Amid the raging concerns over the energy crisis, one of the prior research institutes in India has claimed that it has accomplished experimental success by generating electricity from tapioca leaves.
Under the Indian Council for Agricultural Research (ICAR), the constituent institute Central Tuber Research Institute (CTCRI), Thiruvananthapuram, has emerged with an innovation expected to bring momentum to the country's initiative for clean energy sources.
The tapioca power project has been funded by the Department of Atomic Energy and is led by Dr C A Jayaprakash, Principal Scientist, CTCRI. He said that the idea of generating electricity knocked him as he thought of utilising the biowaste produced after extracting insecticidal molecules from the cassava leaves, reported The New Indian Express.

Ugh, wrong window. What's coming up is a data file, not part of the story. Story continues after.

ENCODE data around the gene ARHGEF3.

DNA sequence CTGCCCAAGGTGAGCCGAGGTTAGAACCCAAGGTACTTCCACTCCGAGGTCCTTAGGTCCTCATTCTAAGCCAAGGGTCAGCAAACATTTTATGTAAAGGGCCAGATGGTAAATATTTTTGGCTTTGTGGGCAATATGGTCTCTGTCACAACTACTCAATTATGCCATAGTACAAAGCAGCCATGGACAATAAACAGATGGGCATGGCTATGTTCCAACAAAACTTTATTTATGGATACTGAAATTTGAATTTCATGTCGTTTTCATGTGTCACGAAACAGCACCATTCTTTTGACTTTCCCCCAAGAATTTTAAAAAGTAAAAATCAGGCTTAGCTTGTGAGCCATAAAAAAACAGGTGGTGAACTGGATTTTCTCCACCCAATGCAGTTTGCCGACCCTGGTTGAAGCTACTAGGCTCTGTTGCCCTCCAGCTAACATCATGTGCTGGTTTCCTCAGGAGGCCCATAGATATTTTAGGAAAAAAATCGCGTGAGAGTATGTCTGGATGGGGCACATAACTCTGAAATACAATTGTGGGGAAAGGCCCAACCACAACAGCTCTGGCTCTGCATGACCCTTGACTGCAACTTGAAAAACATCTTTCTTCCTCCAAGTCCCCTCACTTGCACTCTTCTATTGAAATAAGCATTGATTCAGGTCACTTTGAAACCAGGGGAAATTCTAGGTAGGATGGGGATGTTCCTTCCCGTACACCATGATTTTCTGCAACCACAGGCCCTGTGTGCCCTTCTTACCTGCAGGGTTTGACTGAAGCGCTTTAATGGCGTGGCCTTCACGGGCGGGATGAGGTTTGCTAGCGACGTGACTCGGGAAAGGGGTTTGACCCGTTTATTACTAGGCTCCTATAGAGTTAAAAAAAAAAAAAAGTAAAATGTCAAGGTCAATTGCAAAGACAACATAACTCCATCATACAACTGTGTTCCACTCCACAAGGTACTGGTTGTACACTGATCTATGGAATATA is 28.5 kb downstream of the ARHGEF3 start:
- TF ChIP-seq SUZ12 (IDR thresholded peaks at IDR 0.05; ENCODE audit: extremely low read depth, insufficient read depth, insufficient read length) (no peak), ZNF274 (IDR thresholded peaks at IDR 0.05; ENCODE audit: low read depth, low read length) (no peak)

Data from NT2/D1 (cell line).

'Ek Bharat Shreshth Bharat'
The experiment was demonstrated before a group of journalists from Himachal Pradesh visited CTCRI on Friday, April 29. They visited under the Press Information Bureau (PIB) umbrella under the 'Ek Bharat Shreshth Bharat' project, an official release said here on Saturday.
The release read, "Wastage after the mechanical extraction of insecticidal molecules from tapioca leaves was subjected to Methanogenesis. Subsequently, pure methane was segregated from the gas complex by scrubbing off unwanted gases," quoted The Week.
Further, the release added, "Approximately 5 tons of leaves and twigs are wasted per hectare of tapioca harvest. This shows the potential of generating electricity from the success of this experiment," quoted the publication.
The team leader Jayaprakas credited several others for the project's success. He said Dr Rajalekshmi, a chemist, and PhD scholars Sreejith S and Joseph Tom, too, assisted him in pulling off the ambitious project.
As the concept of clean energy was developed from cassava (tapioca), the end product has been christened 'Cassa Dipah', which was a by-product of the biopesticide manufacturing process.
As per the preliminary estimation, 1 kWh of electricity can be generated from 7 KG of cassava (tapioca) leaves. The scientist believes that further exploration of the subject might lead to another source of income for cassava farmers.